The Belmont Tunnel was the center of gravity for L.A.’s graffiti culture in the ’80s and ’90s. Now closed, the tunnel served as an informal open-air gallery and community center for graffiti artists from all over the city.

There, the cops pretty much left us alone to hone our skills.

It was at the Belmont Tunnel and similar yards throughout the city that I regularly found myself among an eclectic tribe of fellow teenagers, seeking refuge from the pervasive violence of L.A.’s gang culture.

A graffiti display in the L.A. River.

“Chico Bruin,” 1995, L.A. River.

(Esteban Cobian)

In our world of graffiti, the unifying power of creative expression and mutual respect subverted the strict divisions that defined L.A. along rigid color and territorial lines — white, Black, brown, blue and red, east, west, downtown and South-Central.

The friendships I developed within that group of graffiti artists are among my longest-standing and most cherished.

Beyond the Belmont Tunnel, it was a precarious existence fraught with danger on all sides. The cops treated graffiti writers as criminals, targeting us for low-risk arrests while the gangs suspected us of being either rivals or of disrespecting their hoods with our tags.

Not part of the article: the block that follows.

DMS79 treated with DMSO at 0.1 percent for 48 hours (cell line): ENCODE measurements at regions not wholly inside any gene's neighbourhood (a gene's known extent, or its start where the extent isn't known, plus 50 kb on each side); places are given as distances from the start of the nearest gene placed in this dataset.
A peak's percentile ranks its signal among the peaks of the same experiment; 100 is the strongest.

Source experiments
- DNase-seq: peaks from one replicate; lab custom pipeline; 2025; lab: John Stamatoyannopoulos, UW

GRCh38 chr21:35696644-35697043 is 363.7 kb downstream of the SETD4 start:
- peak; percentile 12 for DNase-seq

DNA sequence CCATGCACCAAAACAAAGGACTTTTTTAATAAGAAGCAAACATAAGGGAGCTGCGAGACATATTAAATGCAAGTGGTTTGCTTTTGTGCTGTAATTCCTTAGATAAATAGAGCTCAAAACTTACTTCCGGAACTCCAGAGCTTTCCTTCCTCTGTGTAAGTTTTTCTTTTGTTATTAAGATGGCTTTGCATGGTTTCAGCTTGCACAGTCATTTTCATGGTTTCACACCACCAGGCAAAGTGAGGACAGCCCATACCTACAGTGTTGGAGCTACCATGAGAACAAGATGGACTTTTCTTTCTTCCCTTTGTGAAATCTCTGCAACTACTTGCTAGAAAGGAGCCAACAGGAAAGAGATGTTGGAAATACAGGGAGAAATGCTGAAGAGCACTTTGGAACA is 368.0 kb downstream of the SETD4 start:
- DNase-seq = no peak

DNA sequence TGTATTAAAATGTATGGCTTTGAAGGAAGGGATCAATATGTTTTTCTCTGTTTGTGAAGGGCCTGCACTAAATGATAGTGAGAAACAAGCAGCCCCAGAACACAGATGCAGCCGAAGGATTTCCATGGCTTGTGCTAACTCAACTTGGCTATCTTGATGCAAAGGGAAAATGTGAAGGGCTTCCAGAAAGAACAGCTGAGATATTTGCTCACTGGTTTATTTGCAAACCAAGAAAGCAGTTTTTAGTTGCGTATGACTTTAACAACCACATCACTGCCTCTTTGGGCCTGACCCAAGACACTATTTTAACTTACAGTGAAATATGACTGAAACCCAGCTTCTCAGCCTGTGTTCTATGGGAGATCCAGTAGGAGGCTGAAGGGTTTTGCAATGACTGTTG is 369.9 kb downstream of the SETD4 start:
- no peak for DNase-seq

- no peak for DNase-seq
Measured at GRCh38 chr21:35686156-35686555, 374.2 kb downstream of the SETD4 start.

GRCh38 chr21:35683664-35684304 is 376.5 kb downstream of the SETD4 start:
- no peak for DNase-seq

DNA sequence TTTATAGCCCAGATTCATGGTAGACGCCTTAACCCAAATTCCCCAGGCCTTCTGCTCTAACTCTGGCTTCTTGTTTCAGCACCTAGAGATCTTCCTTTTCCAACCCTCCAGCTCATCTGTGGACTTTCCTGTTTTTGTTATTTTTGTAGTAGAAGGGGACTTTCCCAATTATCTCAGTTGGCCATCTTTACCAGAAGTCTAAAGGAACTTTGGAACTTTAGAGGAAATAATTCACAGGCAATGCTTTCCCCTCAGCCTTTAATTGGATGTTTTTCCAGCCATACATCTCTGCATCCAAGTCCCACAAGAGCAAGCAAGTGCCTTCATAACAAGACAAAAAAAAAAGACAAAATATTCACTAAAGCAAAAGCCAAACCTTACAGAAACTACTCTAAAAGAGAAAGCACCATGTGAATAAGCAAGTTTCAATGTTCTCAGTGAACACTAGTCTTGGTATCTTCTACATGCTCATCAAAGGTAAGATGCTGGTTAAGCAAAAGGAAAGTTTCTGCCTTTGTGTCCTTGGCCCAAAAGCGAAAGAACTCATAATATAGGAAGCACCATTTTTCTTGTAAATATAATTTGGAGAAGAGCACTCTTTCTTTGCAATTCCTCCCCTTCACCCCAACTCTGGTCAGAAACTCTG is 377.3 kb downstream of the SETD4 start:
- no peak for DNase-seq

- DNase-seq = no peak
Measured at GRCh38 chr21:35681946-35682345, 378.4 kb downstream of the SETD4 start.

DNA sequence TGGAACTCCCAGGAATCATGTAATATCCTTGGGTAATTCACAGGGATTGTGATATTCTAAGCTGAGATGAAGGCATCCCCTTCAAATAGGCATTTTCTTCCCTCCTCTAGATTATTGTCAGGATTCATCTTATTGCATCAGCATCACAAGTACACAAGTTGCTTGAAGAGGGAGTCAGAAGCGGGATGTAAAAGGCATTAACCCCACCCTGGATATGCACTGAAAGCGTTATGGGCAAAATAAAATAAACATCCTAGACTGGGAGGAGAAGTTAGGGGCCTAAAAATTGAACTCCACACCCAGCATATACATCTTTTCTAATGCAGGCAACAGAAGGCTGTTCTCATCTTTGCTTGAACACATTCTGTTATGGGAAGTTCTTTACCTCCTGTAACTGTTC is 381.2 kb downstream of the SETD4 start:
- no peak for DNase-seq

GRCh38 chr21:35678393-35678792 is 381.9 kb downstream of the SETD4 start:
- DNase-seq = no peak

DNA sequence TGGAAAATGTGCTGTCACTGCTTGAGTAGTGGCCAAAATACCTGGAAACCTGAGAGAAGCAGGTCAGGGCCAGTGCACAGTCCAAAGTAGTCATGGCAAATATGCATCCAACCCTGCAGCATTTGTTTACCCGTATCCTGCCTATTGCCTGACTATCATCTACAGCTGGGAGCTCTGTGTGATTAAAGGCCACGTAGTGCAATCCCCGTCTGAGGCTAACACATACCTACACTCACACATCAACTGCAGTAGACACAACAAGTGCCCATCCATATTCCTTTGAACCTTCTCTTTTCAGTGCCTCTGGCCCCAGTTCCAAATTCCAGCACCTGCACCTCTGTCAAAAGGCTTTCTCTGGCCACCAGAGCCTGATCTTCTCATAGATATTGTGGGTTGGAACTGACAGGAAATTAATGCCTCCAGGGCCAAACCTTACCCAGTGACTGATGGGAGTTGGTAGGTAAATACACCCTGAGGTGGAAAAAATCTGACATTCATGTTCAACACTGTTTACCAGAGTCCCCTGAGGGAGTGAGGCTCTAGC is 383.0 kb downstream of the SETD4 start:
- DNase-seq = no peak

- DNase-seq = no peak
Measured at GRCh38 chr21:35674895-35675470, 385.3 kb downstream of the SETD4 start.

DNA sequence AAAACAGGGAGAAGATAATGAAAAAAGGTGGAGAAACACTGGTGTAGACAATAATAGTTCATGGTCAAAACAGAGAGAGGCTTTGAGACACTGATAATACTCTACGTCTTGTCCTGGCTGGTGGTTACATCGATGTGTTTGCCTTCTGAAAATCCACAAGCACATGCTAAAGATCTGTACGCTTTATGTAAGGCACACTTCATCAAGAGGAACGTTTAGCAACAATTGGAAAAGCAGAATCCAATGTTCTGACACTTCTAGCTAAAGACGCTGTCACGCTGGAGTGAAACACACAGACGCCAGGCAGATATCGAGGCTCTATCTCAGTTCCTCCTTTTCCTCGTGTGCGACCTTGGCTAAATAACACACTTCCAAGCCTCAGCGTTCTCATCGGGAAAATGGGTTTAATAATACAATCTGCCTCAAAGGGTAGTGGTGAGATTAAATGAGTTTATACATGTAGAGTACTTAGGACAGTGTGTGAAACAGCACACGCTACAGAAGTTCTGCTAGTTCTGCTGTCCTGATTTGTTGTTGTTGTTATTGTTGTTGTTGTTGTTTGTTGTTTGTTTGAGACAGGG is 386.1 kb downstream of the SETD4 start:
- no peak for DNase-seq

We worked mostly at night and wore dark clothes and running shoes to evade the cops. When gang members approached us, we often gave them a spray can as a show of respect and convinced an impressive number of them to show off their artistic skills with barrio placazos in the Chicano calligraphy style.

New York inspired us and stoked our artistically competitive fires.

Over time, our scene developed distinctive styles and aesthetics of its own, heavily influenced by Chicano culture and West Coast sensibilities.

L.A. graf writers like Skill, Wisk, Chico, Gin, Duce, Sleez, Oiler, Cab, Gkae and Tempt began to appear in underground graf zines and received praise in cities around the world, including Berlin, Tokyo, São Paolo and Mexico City.

These were my contemporaries, my friends and my rivals. We pushed each other to innovate. All the while, we formulated unique personal signatures that marked our presence in the world.

But it was the artists who have not received the recognition they deserve, who opened my eyes to the subtler textures and dimensions of life.

Graffiti artists like Just 195, a Japanese American Rastafarian, who awakened me to “consciousness” and inspired me to explore vegetarianism. Petal, my homegirl, a daughter of the Armenian diaspora, who turned me on to the sexism and misogyny not only in our graffiti world but also in myself.

These fellow hip-hop heads, my first non-Black or Latino friends, were enduring lifelines that kept me from drowning in the violence and abuse that surrounded me.

Salomon Zavala is a human and civil rights attorney, the founder and managing attorney of Zavala Law Group and the executive director of Ollin Law. This piece is adapted from a memoir he is currently writing. @Salomon_Zavala